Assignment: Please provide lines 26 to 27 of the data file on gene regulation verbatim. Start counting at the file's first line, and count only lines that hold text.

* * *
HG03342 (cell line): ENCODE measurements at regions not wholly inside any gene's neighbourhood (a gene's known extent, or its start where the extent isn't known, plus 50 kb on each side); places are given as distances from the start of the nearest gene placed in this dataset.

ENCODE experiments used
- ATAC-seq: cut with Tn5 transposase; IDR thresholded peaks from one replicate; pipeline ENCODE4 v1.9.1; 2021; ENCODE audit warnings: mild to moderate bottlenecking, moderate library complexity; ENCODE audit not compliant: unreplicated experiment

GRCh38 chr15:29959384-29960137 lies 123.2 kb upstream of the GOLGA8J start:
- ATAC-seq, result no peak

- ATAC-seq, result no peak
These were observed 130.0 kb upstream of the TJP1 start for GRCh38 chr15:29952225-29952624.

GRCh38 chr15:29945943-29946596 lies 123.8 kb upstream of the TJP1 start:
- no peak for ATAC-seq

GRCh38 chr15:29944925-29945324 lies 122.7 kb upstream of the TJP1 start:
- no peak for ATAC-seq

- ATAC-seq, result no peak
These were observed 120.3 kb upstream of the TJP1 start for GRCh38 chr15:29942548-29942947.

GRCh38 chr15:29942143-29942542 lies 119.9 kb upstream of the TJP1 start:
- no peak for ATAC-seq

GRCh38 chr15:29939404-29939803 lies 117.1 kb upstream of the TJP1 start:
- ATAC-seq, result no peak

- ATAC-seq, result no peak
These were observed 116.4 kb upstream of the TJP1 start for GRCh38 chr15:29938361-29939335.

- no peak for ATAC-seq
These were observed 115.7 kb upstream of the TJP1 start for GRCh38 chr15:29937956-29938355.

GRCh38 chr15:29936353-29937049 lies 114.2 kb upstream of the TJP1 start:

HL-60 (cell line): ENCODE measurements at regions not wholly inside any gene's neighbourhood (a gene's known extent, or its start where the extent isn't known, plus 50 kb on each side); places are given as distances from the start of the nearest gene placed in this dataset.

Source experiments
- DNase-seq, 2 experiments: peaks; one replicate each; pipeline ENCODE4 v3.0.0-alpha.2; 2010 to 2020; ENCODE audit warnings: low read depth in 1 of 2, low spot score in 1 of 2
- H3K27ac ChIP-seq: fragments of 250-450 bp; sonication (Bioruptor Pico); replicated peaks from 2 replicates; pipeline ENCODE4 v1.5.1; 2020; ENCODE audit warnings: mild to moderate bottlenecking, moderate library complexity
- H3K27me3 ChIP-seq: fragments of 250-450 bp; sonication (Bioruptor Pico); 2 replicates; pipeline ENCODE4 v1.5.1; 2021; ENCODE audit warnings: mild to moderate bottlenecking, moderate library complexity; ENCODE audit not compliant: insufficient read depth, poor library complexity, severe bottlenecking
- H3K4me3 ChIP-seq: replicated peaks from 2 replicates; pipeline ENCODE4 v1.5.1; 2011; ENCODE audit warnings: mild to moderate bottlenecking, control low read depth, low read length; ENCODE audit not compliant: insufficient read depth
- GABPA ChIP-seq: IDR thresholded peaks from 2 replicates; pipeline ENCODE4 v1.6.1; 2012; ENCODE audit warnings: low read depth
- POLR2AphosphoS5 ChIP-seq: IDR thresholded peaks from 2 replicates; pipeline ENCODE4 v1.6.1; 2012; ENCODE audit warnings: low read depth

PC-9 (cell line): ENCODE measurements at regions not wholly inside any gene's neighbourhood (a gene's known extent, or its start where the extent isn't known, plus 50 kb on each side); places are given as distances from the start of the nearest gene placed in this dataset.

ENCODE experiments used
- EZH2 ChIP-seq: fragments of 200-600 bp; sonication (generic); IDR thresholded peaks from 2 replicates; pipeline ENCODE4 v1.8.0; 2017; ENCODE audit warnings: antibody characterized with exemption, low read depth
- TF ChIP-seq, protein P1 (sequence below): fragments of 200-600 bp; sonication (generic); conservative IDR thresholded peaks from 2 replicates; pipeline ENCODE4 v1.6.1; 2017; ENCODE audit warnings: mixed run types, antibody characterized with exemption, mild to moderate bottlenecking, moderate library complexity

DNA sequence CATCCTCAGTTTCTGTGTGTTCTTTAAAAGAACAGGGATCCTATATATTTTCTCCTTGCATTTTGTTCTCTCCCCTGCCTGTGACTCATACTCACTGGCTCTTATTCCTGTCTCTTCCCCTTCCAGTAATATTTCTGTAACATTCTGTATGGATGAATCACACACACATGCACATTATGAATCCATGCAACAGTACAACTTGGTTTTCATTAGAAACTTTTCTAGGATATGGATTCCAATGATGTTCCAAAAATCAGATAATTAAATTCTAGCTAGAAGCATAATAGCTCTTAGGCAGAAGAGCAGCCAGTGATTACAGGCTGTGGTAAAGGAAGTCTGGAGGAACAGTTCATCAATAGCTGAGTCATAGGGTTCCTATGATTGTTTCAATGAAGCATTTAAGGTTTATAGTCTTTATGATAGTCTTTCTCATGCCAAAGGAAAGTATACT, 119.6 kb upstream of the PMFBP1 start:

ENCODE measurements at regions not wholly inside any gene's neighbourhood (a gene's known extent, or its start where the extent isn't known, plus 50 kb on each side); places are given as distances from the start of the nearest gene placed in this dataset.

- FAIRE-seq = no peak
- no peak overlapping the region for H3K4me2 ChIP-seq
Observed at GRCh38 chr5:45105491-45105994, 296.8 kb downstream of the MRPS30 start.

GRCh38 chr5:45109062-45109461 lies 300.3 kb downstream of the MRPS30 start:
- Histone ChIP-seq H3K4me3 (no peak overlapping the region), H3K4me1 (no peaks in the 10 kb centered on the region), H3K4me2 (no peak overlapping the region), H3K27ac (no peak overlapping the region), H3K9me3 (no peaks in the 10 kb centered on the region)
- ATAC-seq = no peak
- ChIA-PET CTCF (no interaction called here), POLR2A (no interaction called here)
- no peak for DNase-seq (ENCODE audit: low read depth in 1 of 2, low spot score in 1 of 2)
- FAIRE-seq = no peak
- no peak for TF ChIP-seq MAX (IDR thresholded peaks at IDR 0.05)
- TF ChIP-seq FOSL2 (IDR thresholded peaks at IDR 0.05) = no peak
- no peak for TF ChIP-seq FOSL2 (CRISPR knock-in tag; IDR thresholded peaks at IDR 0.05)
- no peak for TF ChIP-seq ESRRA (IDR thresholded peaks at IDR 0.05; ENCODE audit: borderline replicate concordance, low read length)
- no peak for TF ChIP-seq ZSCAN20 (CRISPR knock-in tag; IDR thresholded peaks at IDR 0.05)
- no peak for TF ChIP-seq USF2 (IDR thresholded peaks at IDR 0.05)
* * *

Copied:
- H3K27ac ChIP-seq: fragments of 250-450 bp; sonication (Bioruptor Pico); replicated peaks from 2 replicates; pipeline ENCODE4 v1.5.1; 2020; ENCODE audit warnings: mild to moderate bottlenecking, moderate library complexity
- H3K27me3 ChIP-seq: fragments of 250-450 bp; sonication (Bioruptor Pico); 2 replicates; pipeline ENCODE4 v1.5.1; 2021; ENCODE audit warnings: mild to moderate bottlenecking, moderate library complexity; ENCODE audit not compliant: insufficient read depth, poor library complexity, severe bottlenecking